6 ways to protect your home from flooding

As a very powerful hurricane Florence heads for the Carolinas, with a landing scheduled for Thursday evening, the threat to life and property is imminent. Besides the dangerous winds, Florence is expected to flood the mid-Atlantic region with water.

Floods are the most common and costly weather disasters in the United States, according to the National Oceanic and Atmospheric Administration.

From 1980 to 2013, the floods cost Americans more than $ 260 billion in damage; from 2006 to 2015, federal flood insurance claims averaged $ 1.9 billion per year, according to data from The Pew Charitable Trusts. And those numbers don’t include the toll from Hurricanes Harvey, Irma, and Maria in 2017.

The best way to avoid flooding, of course, is to stay above the water.

“The only downside to flooding is that there is no (margin) of safety other than altitude,” says Tim Reinhold, former chief engineer and vice president of research at Insurance Institute for Business & Home Safety and now a specialist in wind engineering and natural hazards. consultant on the Gulf Coast of Florida.

“Once the water reaches the level of your ground and rises an inch above, you have significant damage,” says Reinhold.

It is important to know the flood level in your home, an official measure of rising flood waters where you live. You can find this information by viewing the flood maps at the website of the Federal Emergency Management Agency. Your local building department and home insurance agent should also have this information.

Even a house on a hill needs protection from flooding. Here are six steps that will help you protect your property from flood damage.

Be sure to use licensed and insured contractors to make changes. Check with your local building department about permit requirements.

1. Protect the home’s electrical and air conditioning systems.

According to the Insurance Institute for Business & Home Safety, switches, outlets, circuit breakers, and wiring should be at least one foot above the expected flood level in your area.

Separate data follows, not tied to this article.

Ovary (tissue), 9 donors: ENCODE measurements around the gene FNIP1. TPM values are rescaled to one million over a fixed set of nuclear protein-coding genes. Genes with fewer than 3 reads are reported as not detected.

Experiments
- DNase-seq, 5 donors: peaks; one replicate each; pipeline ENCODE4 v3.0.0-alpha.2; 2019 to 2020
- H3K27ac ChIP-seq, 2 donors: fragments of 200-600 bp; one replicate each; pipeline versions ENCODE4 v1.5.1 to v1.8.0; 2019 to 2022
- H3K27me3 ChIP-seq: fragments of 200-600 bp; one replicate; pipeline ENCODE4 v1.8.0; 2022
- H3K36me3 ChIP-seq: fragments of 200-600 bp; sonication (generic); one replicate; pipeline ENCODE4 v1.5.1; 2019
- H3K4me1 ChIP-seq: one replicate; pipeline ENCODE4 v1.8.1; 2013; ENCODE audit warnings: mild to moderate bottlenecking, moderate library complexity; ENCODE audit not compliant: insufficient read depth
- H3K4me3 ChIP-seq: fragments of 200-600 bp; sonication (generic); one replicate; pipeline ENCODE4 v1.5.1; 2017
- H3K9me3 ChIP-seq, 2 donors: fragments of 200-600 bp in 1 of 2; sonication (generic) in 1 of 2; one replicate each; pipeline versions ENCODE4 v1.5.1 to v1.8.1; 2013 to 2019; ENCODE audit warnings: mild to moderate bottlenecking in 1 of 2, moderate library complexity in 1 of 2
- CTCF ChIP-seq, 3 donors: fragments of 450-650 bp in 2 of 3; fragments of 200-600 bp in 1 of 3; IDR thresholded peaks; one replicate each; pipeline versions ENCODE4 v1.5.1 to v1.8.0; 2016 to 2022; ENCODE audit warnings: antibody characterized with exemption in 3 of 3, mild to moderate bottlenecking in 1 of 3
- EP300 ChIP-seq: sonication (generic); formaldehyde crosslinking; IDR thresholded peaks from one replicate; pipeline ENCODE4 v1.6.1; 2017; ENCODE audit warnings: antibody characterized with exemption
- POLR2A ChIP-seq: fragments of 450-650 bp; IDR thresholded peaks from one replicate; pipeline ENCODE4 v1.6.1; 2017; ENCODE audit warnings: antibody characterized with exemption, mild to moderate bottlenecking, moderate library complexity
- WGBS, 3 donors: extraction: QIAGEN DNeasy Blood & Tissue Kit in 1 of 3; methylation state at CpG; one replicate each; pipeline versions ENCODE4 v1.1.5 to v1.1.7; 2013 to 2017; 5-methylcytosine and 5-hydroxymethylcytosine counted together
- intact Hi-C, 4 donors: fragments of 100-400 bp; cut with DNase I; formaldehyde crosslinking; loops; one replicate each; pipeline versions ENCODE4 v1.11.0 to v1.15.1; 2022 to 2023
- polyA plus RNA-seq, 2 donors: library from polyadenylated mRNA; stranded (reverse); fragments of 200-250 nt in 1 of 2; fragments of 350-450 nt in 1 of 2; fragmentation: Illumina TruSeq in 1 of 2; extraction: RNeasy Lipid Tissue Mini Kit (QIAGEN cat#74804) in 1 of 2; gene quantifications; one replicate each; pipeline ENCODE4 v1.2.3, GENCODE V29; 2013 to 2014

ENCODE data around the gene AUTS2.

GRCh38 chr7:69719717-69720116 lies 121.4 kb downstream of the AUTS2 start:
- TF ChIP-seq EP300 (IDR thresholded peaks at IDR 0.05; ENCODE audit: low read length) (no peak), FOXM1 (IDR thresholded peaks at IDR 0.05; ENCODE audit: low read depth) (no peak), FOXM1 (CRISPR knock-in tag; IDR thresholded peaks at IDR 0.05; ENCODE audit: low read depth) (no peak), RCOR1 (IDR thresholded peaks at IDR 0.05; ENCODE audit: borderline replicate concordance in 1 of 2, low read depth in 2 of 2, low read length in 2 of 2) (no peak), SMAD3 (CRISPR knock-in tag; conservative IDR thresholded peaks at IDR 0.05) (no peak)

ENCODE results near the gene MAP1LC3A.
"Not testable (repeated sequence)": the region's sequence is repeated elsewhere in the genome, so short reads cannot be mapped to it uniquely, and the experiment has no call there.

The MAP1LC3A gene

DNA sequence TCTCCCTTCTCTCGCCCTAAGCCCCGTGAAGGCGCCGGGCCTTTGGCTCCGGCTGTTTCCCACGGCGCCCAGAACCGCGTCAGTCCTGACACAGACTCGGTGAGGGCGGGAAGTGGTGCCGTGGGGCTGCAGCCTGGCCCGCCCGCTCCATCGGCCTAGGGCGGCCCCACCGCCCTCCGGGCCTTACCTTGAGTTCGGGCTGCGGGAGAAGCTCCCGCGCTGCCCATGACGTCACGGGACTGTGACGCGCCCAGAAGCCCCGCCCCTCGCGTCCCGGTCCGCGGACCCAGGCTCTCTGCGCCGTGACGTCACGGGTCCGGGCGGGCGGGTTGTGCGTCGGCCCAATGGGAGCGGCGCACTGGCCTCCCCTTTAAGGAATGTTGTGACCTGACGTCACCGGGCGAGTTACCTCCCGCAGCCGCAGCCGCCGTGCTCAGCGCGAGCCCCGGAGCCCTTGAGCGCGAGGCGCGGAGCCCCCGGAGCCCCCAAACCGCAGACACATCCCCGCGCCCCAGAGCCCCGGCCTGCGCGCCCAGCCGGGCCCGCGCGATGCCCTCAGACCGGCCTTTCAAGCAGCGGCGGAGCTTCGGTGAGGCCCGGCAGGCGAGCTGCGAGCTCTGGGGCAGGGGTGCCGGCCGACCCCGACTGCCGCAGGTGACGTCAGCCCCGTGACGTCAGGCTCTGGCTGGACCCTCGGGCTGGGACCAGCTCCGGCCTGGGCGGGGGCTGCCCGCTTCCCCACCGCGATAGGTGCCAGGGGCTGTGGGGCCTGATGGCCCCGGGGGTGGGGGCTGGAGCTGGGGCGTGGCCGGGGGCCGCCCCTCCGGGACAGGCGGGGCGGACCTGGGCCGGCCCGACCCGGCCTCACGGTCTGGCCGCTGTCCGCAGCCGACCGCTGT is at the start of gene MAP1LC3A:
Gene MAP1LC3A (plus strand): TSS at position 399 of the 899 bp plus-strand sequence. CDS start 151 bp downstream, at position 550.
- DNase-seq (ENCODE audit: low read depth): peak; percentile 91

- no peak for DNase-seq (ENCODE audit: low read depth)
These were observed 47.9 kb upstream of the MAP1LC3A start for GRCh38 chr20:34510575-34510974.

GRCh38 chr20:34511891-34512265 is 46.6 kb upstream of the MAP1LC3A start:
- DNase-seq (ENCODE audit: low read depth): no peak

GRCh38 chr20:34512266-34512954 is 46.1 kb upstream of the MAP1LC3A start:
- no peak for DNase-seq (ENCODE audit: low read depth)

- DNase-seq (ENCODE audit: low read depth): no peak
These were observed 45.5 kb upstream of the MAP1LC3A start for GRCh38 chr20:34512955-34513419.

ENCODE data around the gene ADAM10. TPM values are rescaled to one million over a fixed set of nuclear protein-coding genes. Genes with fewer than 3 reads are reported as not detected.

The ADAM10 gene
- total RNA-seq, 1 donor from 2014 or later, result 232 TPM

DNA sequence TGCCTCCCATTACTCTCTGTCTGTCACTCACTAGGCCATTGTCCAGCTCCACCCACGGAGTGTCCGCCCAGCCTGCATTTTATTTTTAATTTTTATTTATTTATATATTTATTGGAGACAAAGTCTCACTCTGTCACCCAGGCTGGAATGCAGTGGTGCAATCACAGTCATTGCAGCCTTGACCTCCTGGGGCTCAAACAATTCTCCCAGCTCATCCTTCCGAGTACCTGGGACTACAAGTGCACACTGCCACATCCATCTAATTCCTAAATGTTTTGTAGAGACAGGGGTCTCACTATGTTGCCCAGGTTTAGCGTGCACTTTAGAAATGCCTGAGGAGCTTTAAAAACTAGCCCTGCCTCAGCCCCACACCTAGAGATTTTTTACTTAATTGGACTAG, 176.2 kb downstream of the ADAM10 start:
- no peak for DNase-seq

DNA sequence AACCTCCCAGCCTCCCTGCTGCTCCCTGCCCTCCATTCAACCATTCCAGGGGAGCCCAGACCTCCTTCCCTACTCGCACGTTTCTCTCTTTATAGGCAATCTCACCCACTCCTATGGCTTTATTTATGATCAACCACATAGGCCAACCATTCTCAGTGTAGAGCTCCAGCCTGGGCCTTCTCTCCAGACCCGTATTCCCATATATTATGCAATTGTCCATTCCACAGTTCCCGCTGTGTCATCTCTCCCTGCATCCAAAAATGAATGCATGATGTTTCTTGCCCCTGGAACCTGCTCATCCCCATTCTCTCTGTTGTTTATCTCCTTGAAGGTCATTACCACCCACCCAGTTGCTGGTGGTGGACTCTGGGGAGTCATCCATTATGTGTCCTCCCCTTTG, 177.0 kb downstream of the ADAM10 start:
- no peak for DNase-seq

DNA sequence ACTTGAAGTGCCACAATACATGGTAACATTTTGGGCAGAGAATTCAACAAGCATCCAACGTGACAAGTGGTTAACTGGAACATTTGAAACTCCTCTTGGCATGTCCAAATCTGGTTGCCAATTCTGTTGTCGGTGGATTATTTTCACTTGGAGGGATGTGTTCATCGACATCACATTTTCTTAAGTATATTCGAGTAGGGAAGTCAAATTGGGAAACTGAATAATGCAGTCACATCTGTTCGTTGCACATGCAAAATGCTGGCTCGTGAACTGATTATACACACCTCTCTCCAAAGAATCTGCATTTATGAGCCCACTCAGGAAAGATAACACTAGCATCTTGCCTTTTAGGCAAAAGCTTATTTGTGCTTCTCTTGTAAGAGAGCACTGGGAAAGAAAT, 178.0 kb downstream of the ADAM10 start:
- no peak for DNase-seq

Modify your furnace, water heater and other anchored indoor equipment so that it is above the flood level of your property.

2. Anchor and elevate outdoor equipment

Fuel tanks, air conditioners and generators should be anchored and raised above the flood level. Fuel tanks that are not anchored can come loose and severed fuel lines will contaminate the soil, the IBHS warns.

Jose Mitrani, associate professor emeritus at Florida International University’s School of Construction in Miami, said power supply units and generators should never be left on the ground.

“These relief facilities will be flooded (by water) and useless,” he says.

3. Modify your water valves

A flooded sewer system can cause sewage to back up into your home. The IBHS recommends the installation of an internal or external non-return valve.

The Federal Alliance for Safe Homes, or FLASH, recommends gate valves. They are more complex and you operate them by hand. But they offer stronger seals than check valves or check valves, which automatically open to allow water to flow out, then close when water tries to enter.

Valves should be installed on all pipes entering the house, advises FLASH.

4. Determine how the water flows around your house.

Leveling or sloping the ground can direct water toward or away from your home. Obviously, it is better if the house is built in such a way that water will drain out of it.

This can be easily determined by observing how water flows or accumulates during an average rainstorm, says Leslie Chapman-Henderson, president and CEO of FLASH. If your street is prone to standing water after an ordinary rainstorm, talk to your county planning department or environmental services, she advises. “A big part of their job is water flow, and they can make suggestions,” she says.

5. Take extreme measures: go for a renovation

If your home is frequently flooded and moving is not an option, you may need to take drastic and costly measures.

FLASH’s home security program offers these options:

  • Elevate your house on pillars or columns so that the lowest floor is above the flood level. It’s expensive though. Experts tell FLASH that such a venture would cost at least $ 20,000.
  • Moisture proof your home by installing foundation vents that would allow water to flow through the building, instead of rising inside and causing more damage. You would need at least two vents on different walls. A 1,000 square foot home would require 7 square feet of flood vents, according to FLASH.
  • Perform “dry waterproofing” by applying coatings and other waterproofing materials to your walls to keep water out.

6. As the waters rise, take last minute measures

  • Clean gutters, drains and downspouts.
  • Move furniture, rugs, electronics, and other personal effects to upper floors, or at least raise them from the ground floor.
  • Turn off the electricity at the circuit breaker panel.
  • Elevate large appliances on concrete blocks if they are at risk of flooding.


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